Publishing security flaws

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There are some worthy efforts that are doomed to failure from the beginning. Unfortunately some of these are rather serious and we would be better off if something could be done. One of the latest efforts is the formation of a group which will set down rules to control how information about security flaws is released to the public.

This proposal has been formulated by a group of software companies and a number of security specialists. Not surprisingly, given the almost daily news of yet another breach of security in Windows, SQL Server, Internet Explorer, etc., Microsoft are involved. But Windows is not the only target for hackers and so Linux specialist SCO (formerly Caldera) is another interesting member. Equally it is not always the system software that is vulnerable to security flaws. Database Management Systems and many applications by-pass operating system functions and thus may be vulnerable. Hence another notable member company is Oracle. The other members of the group are security specialists such as ISS, Symantec and Birdview.
One of the first things to note is the companies that are not involved, at least for the time being. Where are IBM, Sun and HP? And where are the communication equipment vendors such as Cisco? The fact is that they are not exposed to the problems of hacking that apply to PC based systems. Mainframes are in fact inherently more secure than PCs and thus don't attract the attention of the hackers to the same degree. This of course is why SCO are involved and why the rest of the Linux and other Open Source Software suppliers should also join. Microsoft is the obvious target because the arrogance, excessive profiteering and poor quality of their products make them objectionable to the typical hacker. These same people are also Windows experts. It is fairly obvious that as Linux and other OSS products, Apache for instance, gain in popularity, they will also attract the hackers. These hackers know little about bigger Unix or mainframe systems and don't have the same resources and skills to attack them.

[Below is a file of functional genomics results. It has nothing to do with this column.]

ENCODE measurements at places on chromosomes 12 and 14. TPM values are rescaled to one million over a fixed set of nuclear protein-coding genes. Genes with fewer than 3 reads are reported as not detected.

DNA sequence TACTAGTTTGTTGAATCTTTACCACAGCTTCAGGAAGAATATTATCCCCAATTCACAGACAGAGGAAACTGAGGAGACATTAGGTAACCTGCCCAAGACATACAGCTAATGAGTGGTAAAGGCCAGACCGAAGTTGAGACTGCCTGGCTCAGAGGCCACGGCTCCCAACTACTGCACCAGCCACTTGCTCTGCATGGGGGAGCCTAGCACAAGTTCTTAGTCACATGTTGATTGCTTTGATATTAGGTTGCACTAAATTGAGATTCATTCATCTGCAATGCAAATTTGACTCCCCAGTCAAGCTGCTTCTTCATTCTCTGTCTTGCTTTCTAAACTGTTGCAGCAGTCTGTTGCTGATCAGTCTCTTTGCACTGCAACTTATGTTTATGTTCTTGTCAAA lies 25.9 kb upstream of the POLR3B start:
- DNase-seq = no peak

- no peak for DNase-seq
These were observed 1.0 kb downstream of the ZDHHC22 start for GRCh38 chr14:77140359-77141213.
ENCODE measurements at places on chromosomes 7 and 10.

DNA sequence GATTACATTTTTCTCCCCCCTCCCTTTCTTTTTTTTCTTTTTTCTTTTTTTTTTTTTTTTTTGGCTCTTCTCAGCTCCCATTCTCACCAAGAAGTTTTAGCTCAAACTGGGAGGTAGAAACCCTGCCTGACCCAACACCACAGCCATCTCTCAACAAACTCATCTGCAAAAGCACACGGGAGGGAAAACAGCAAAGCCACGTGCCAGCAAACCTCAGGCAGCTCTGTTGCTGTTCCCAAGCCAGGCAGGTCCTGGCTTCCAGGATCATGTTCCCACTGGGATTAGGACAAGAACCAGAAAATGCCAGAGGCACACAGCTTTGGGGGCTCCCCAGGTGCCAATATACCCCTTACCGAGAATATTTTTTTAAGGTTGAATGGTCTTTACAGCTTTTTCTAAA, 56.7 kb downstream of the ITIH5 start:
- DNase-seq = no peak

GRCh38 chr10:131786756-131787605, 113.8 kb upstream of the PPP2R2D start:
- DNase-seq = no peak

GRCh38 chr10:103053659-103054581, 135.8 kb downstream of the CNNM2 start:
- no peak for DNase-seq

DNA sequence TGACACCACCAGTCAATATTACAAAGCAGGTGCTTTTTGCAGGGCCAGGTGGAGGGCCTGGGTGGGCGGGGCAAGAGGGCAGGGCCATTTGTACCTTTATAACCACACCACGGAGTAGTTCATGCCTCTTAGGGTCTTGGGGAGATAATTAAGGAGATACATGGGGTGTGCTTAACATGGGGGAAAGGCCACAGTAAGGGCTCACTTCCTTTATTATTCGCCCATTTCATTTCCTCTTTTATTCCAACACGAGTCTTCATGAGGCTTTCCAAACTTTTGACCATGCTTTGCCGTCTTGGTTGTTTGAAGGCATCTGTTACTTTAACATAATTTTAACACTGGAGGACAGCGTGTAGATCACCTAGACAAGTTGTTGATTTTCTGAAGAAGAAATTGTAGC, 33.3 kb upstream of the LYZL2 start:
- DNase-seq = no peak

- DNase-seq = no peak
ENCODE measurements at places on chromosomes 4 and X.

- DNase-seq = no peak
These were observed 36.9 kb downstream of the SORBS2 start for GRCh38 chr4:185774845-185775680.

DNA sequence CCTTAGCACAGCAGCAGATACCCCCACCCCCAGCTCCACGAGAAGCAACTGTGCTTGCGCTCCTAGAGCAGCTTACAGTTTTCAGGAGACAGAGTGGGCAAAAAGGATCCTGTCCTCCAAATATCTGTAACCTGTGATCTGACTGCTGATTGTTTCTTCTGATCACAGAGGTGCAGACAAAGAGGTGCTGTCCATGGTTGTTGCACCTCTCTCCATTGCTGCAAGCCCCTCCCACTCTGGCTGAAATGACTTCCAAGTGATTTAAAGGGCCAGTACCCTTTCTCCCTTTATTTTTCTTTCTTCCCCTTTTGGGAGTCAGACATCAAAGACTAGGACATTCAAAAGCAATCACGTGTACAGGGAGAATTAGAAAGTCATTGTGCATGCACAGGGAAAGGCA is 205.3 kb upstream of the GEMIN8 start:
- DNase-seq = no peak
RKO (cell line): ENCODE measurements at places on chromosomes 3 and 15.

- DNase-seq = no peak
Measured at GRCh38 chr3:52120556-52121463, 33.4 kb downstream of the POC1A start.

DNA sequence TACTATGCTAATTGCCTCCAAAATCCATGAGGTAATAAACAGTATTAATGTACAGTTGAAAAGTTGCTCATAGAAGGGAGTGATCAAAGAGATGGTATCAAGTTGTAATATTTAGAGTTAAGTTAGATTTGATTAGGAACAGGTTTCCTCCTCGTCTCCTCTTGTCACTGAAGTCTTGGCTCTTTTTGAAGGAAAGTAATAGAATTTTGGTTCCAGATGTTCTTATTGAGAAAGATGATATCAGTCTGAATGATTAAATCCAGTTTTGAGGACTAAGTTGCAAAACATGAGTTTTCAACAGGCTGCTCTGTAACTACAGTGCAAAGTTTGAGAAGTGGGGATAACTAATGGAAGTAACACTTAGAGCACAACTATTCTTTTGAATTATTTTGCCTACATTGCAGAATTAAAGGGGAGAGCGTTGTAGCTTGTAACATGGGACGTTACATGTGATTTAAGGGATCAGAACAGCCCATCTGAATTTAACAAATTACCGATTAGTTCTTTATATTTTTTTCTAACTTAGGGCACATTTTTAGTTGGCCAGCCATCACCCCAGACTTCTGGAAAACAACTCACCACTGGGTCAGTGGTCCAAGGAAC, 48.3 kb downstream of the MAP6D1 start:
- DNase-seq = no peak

The flaw with the above argument is that the PC bias applies only to the hordes of irritating nerds who think that it is fun to spoil other people's property. But Cyber terrorism is surely far more serious than Internet hacking. Terrorists are heavily funded and will be able to buy the resources and skills to hack into any system. Thus while there are far fewer of them they can be very much more dangerous. It follows that the Government agencies should also be involved with any security effort.
Back to the new group. They make no claims to be a policing organisation, with no attempt to be punitive. There objective is to lay down guidelines for how security problems are exposed to the public. At the moment there is a big gap between the software suppliers and the security consultancies. The former are usually all too aware of problems with their software and in general should welcome any help in identifying them. The problem lies in the timing of any public announcements. The software houses would like some time to work on a problem so as to be able to make a fix available as soon as the exposure is made. The security consultancies on the other hand have a different agenda, each trying to outdo the others, which means that they make as much noise in the press as they can, as soon as they can. They would also argue a legitimate case that users have a right to be informed as soon as possible, fore warned being fore armed!
It is easy to see both sides of this argument and that is why nothing definitive will be achieved. The press is always receptive to any news worthy item and while we all get fed up with the identification of yet another virus, it is still good newspaper copy! Thus there is always a market for a hacking story and as the members of the new group come to some compromise, there will always be someone outside the group willing to grab the headlines.
It is a shame that the Internet authorities wouldn't tackle this thorny problem and that as a result it has been left to the commercial parties involved. But at least they own up to the problem and are trying to do something. Good luck to them, but it is a difficult task they face.

Martin Healey, pioneer development Intel-based computers en c/s-architecture. Director of a number of IT specialist companies and an Emeritus Professor of the University of Wales.


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article 2002-10-25T00:00:00.000Z Martin Healey
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